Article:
Prof. Dr. Marta Hanson

Bild von Marta Hanson

Internationales Kolleg für Geisteswissenschaftliche Forschung "Schicksal, Freiheit und Prognose. Bewältigungsstrategien in Ostasien und Europa"
Hartmannstr. 14
91052 Erlangen

Associate Professor

Home Institution: Institute for the History of Medicine, The Johns Hopkins University (USA)

IKGF Visiting Fellow October 2011 - July 2012

IKGF Visiting Fellow May 2016 - July 2016

(Last change of profile by end of stay)

IKGF Research Project:
Understanding is Within One's Grasp ( Liaoran zaiwo 遼 然 在 握): A Cultural History of Bodily Arts of Memory, Prognostication, and Being in Chinese Medicine

Curriculum Vitae

My first monograph Speaking of Epidemics in Chinese Medicine: Disease and the Geographic Imagination in Late Imperial China (Routledge, 2011) weaves together three threads through most of imperial Chinese history. I use the heuristic device of a biography of the Chinese disease concept wenbing (warm diseases) to bring out important transformations in both traditional Chinese epidemiology as well as what I call the Chinese geographic imagination. Related to this book, I have started to research the history of "Visualizing the Geography of Disease in China" from the earliest disease maps of China in the 1870s to their transformations based on laboratory medicine, new colonial, semi-colonial, and Chinesestate public health institutions, and vital statistics gathering up to the 1930s.

My second book project Chinese Medical Mancy: Arts of Memory, Medicine, and the Mantic Arts in Late Imperial China asks the following questions: What knowledge was considered important enough to memorize, what range of people memorized, how did they memorize, and where was such memorized knowledge valorized, performed, and used? I use the phenomenon of hand mnemonics as a heuristic device then to enter both the person′s mind who might have used the hand mnemonic and the social world in which the knowledge summarized on the hand was considered valuable enough to memorize. Divination, fate prediction, and medical prognosis are just some arenas of knowledge in which memorization was not only highly valued in Chinese culture but also truly pragmatic in daily life.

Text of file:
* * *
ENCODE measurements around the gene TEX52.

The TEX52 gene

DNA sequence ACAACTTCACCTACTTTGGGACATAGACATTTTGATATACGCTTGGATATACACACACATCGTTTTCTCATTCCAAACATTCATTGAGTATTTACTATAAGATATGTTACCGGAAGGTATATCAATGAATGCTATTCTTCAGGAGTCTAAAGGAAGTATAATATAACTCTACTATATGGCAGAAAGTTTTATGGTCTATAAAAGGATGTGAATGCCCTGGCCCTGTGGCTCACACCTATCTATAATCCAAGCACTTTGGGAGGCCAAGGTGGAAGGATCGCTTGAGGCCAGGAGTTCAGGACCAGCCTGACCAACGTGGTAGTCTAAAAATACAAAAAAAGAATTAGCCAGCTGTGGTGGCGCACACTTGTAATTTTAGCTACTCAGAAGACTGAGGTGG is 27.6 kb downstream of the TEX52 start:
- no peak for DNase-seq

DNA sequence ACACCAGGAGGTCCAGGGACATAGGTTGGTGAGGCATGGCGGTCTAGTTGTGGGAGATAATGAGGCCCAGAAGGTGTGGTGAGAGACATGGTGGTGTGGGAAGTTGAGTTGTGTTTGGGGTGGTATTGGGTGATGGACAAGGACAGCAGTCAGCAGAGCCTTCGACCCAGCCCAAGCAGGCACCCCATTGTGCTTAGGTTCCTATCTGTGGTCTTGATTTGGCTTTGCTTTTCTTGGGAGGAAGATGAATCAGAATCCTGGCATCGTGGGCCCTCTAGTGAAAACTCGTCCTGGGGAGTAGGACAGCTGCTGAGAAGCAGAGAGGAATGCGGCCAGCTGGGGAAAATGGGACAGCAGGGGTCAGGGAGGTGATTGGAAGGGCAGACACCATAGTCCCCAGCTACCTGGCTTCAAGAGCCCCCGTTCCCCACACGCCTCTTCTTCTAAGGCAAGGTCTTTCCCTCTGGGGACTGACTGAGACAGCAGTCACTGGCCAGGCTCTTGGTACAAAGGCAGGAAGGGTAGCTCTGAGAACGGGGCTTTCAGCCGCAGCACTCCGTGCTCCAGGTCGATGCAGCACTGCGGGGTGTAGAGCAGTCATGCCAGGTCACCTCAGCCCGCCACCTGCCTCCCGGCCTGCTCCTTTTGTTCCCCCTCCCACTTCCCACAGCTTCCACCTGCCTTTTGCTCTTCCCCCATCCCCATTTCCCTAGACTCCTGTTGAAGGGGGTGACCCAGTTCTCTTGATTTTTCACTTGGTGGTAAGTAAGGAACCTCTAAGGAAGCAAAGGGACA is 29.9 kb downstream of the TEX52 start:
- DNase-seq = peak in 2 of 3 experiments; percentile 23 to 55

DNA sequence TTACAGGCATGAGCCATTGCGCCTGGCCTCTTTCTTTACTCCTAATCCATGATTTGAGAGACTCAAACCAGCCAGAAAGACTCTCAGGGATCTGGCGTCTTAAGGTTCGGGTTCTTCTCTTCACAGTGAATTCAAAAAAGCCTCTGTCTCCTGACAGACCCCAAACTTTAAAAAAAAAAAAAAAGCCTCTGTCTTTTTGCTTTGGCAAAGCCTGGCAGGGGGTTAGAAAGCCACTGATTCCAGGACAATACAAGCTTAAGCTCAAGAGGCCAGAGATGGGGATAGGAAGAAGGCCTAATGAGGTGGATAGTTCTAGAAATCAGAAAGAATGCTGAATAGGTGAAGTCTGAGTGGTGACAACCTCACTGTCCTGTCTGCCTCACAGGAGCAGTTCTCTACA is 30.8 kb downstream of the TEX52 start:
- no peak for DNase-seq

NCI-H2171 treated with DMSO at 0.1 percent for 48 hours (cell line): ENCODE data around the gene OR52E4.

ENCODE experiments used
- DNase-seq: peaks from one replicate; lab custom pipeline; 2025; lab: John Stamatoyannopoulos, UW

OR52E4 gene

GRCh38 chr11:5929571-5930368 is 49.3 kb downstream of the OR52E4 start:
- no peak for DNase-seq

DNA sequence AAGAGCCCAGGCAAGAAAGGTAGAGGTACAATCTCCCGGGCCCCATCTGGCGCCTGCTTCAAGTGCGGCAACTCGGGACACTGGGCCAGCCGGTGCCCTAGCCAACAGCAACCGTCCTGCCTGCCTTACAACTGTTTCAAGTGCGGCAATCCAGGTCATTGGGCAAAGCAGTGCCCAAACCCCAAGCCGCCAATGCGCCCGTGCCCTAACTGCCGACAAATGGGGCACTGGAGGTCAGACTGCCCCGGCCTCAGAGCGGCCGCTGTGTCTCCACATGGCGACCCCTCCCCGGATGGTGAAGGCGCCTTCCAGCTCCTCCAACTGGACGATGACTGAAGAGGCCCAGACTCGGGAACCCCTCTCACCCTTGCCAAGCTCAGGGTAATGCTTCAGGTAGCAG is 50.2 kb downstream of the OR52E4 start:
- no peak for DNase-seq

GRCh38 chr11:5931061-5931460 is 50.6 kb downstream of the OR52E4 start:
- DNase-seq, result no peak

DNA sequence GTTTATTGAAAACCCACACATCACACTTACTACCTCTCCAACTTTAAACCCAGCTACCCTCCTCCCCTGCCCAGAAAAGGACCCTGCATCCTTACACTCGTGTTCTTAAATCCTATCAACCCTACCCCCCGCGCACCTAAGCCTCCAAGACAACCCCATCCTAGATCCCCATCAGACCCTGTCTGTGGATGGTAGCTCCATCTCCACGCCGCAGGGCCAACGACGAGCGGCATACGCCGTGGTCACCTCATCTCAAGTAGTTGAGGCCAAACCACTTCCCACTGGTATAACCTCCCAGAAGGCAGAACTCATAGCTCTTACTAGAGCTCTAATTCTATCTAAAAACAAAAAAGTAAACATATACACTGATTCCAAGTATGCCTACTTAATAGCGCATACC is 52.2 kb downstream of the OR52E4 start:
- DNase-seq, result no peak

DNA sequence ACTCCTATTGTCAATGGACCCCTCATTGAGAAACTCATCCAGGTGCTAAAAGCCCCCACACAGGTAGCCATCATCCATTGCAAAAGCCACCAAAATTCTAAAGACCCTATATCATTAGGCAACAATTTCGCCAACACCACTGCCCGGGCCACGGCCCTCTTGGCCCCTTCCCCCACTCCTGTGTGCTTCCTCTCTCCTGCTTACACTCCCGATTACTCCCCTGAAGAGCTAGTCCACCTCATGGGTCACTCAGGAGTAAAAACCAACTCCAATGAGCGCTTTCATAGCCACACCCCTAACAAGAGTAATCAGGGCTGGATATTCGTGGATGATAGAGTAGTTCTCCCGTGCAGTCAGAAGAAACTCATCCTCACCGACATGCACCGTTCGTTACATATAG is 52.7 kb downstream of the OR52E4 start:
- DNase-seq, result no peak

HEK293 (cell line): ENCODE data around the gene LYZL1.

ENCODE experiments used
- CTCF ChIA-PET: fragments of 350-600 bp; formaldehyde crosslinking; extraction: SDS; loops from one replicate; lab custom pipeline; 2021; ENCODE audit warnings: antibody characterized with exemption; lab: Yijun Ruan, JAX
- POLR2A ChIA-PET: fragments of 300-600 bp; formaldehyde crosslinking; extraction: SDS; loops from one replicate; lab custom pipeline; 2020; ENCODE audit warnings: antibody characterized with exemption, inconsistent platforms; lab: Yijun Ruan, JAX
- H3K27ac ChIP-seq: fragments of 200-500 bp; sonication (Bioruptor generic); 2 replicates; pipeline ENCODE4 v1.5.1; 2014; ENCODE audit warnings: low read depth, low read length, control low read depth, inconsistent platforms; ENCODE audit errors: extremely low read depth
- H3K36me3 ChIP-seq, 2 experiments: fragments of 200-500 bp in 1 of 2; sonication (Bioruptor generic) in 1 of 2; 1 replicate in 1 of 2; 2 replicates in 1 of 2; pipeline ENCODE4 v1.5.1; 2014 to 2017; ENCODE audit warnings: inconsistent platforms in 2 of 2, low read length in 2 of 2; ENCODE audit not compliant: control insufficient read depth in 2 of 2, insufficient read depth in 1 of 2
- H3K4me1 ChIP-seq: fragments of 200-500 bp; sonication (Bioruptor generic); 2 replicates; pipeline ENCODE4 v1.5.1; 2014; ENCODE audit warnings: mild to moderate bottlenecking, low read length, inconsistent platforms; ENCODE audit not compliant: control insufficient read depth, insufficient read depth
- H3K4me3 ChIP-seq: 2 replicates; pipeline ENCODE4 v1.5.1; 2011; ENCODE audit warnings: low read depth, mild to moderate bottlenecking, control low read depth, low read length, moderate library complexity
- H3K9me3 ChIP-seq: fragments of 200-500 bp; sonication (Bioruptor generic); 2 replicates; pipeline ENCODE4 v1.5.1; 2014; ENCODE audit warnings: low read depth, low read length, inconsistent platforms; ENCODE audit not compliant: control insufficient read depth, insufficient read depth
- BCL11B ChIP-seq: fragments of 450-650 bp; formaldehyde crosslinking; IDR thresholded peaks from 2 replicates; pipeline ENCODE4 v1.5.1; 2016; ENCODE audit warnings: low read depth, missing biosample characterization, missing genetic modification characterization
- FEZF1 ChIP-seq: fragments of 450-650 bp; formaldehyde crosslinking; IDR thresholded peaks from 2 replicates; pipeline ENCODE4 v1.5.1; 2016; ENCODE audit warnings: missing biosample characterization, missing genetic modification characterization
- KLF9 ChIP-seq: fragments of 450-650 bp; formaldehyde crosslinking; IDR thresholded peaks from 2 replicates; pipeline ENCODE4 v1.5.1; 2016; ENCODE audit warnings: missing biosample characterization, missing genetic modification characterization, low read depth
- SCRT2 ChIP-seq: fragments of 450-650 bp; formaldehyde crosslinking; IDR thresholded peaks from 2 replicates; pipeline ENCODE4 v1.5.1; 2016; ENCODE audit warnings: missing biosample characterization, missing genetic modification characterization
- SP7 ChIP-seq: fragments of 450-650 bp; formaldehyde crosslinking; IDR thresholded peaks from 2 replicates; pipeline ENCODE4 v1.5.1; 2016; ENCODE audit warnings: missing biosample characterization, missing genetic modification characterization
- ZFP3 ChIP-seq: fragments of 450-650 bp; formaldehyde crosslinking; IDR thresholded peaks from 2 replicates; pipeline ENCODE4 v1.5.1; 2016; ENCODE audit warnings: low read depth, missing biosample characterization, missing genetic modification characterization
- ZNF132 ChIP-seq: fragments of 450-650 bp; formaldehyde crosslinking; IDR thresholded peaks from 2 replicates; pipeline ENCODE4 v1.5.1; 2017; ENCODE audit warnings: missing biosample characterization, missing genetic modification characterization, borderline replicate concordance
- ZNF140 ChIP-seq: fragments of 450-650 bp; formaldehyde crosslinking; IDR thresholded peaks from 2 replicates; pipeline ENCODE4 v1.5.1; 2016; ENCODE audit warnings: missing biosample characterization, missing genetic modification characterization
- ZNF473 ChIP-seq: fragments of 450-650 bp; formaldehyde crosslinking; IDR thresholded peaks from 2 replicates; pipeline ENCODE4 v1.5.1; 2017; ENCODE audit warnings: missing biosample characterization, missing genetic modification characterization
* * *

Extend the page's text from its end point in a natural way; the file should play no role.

Selected Publications

Books and Editions

  • Speaking of Epidemics in Chinese Medicine: Disease and the Geographic Imagination in Late Imperial China. Needham Research Institute Series on East Asian Science, Technology, and Medicine. London: Routledge Press, 2011.
  • Co-edited with Judith Farquhar, "Empires of Hygiene," special issue of Positions: East Asia Cultures Critique, 6.3 (Winter 1998). Durham: Duke University Press, 1998.

Chapters in Books

  • "Robust northerners and delicate southerners: the nineteenth-century invention of a southern wenbing tradition." Innovation in Chinese Medicine, ed. by Elisabeth Hsu (Cambridge, England: Cambridge University Press, 2001): 262–292.
  • "Bei gongfa, Nan buyang: Mingdai yixue de fengtu guan" 北攻伐, 南補養:明代醫學的風土觀 (Northern Purgatives, Southern Restoratives: Ming Medical Regionalism). Chinese version. Cong yiliao kan zhongguo shi 從醫療看中國史 (Medical Perspectives on Chinese History). Ed. Li Jianmin, Academia Sinica, History and Philology Institute, Taiwan, 2008.
  • "Conceptual Blind Spots, Media Blindfolds: The Case of SARS and Traditional Chinese Medicine," 369–410. In Angela Ki-Che Leung and Charlotte Furth, eds., Health and Hygiene in Chinese East Asia: Publics and Policies in the Long Twentieth Century. Chapel Hill: Duke University Press, 2011.


  • "The art of medicine: Maoist public-health campaigns, Chinese medicine, and SARS." The Lancet, vol. 372 (Oct. 25, 2008): 1457-8.
  • "Hand Mnemonics in Classical Chinese Medicine: Texts, Earliest Images, and Arts of Memory." Festschrift issue in honor of Nathan Sivin, Asia Major series 3, 21.1 (2008): 325-57.
  • "Northern Purgatives, Southern Restoratives: Ming Medical Regionalism." English version. Asian Medicine 2.2 (2006): 115-170.
  • "The Significance of Manchu Medical Sources in the Qing." Proceedings of the First North American Conference on Manchu Studies (Portland, OR, May 9-10, 2003): 131-175. Tunguso Sibirica 15, Vol. 1: Studies in Manchu Literature and History. Ed. by Wadley Stephen and Carsten Naeher in collaboration with Keith Dede. Weisbaden: Harrassowitz Verlag, 2006.
  • "Manchu Medical Manuscripts and Blockprints: An Essay and Bibliographic Survey." Saksaha: A Review of Manchu Studies 8 (2003): 1-32.
  • "The Golden Mirror in the Imperial Court of the Qianlong Emperor, 1739-1742." Special issue ed. by Catherine Jami on Science and State Patronage in Early Modern East Asia, Early Science and Medicine 8.2 (2003): 111-147.
  • "Arts of Memory and the Mantic Arts in Ming Medicine: The Case of Zhang Jiebin′s Illustrated Classified Canon, 1624." Chinese Studies, Center of Chinese Studies Journal, National Central Library, Taiwan. (In Review Process).
  • "The Mysterious Names on the Hands & Fingers." Translation of the earliest Buddhist examples of hand mnemonics for meditation and healing for Buddhism & Healing in East Asia, ed. by Pierce Salguero (In preparation & due Oct 1).
  • "The ′Zodiac Man′ as a Mnemonic Table: A Comparison of Corporeal Arts of Memory in Early modern Europe and China." Co-authored with Stephano Rapisarda. (In preparation)